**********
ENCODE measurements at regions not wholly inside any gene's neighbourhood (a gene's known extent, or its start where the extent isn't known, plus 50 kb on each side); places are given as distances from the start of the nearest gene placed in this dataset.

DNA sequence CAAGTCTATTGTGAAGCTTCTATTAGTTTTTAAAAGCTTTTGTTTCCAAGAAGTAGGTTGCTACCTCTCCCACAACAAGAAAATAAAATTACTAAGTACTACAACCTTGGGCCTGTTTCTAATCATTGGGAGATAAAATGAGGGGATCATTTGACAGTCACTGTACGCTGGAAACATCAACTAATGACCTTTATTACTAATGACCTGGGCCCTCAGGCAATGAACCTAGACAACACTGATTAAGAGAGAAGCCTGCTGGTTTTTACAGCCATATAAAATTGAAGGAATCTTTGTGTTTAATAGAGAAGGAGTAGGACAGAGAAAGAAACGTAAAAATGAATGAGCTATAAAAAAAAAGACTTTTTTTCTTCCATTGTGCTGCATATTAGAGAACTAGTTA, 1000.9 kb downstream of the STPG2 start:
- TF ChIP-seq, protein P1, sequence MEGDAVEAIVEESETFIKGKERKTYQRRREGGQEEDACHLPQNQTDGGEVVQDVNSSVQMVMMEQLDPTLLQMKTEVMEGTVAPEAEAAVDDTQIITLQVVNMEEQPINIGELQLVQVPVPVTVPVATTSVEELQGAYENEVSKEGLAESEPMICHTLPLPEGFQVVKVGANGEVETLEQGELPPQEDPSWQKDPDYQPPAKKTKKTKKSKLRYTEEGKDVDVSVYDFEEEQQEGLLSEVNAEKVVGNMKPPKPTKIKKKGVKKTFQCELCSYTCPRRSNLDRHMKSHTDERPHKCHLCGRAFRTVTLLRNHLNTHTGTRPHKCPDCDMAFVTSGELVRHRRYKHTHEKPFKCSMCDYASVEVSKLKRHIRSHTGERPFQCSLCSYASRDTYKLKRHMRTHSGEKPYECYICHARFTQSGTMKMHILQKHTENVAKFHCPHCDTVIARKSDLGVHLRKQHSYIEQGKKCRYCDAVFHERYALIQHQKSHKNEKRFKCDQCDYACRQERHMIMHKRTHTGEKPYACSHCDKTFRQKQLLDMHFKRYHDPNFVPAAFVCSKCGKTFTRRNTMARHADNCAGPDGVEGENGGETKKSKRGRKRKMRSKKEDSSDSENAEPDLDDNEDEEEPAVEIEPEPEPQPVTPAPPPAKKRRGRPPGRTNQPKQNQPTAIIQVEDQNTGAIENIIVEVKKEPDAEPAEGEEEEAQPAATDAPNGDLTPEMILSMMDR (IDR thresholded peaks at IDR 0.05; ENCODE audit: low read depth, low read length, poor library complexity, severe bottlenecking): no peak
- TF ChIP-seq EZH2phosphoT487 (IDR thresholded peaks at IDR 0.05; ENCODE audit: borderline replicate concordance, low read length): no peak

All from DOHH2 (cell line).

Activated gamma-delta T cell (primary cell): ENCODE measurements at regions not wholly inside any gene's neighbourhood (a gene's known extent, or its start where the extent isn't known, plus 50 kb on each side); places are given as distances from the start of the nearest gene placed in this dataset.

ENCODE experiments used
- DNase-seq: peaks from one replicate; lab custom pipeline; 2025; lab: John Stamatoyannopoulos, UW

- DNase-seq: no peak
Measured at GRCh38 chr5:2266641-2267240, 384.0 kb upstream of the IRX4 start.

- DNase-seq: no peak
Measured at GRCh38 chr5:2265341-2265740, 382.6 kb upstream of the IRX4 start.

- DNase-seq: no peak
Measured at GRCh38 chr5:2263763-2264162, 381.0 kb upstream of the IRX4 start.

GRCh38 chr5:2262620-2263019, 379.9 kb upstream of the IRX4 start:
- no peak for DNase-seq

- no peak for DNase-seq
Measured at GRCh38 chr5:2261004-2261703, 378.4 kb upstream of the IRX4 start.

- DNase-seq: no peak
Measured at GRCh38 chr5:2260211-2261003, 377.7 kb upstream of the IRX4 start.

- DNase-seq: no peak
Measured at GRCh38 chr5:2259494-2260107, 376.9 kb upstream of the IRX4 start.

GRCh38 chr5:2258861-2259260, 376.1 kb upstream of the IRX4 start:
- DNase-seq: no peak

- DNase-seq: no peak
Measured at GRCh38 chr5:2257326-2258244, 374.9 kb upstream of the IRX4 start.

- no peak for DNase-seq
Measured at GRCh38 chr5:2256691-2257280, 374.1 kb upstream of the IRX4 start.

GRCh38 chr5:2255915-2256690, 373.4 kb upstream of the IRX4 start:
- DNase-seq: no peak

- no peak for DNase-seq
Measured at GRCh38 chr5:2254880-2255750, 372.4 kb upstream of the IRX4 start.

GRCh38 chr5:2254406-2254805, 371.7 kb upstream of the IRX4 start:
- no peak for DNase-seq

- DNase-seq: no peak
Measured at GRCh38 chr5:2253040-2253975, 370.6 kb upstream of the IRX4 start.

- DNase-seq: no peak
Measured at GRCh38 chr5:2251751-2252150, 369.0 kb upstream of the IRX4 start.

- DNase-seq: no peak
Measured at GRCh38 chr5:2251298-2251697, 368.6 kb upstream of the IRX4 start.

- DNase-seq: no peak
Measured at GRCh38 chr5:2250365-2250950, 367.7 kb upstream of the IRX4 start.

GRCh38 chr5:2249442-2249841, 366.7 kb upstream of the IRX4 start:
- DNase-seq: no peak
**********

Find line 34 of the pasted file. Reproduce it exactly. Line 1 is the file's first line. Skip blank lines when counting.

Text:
- no peak for DNase-seq